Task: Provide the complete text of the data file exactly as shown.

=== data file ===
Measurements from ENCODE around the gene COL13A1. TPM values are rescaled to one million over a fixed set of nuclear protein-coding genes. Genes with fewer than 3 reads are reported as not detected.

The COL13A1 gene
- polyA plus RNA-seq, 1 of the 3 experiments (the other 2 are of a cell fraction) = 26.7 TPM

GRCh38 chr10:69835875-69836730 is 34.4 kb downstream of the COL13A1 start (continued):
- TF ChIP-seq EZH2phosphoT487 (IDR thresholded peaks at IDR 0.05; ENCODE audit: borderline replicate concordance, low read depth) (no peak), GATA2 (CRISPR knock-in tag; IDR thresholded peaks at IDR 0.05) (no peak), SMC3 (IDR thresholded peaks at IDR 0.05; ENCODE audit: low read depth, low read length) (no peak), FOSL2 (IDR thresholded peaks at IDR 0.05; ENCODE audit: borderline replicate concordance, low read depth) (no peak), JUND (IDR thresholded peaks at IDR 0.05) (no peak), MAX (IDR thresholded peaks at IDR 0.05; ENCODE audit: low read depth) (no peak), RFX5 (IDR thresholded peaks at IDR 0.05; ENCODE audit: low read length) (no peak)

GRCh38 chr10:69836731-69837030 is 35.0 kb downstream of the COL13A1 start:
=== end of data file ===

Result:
Measurements from ENCODE around the gene COL13A1. TPM values are rescaled to one million over a fixed set of nuclear protein-coding genes. Genes with fewer than 3 reads are reported as not detected.

The COL13A1 gene
- polyA plus RNA-seq, 1 of the 3 experiments (the other 2 are of a cell fraction) = 26.7 TPM

GRCh38 chr10:69835875-69836730 is 34.4 kb downstream of the COL13A1 start (continued):
- TF ChIP-seq EZH2phosphoT487 (IDR thresholded peaks at IDR 0.05; ENCODE audit: borderline replicate concordance, low read depth) (no peak), GATA2 (CRISPR knock-in tag; IDR thresholded peaks at IDR 0.05) (no peak), SMC3 (IDR thresholded peaks at IDR 0.05; ENCODE audit: low read depth, low read length) (no peak), FOSL2 (IDR thresholded peaks at IDR 0.05; ENCODE audit: borderline replicate concordance, low read depth) (no peak), JUND (IDR thresholded peaks at IDR 0.05) (no peak), MAX (IDR thresholded peaks at IDR 0.05; ENCODE audit: low read depth) (no peak), RFX5 (IDR thresholded peaks at IDR 0.05; ENCODE audit: low read length) (no peak)

GRCh38 chr10:69836731-69837030 is 35.0 kb downstream of the COL13A1 start: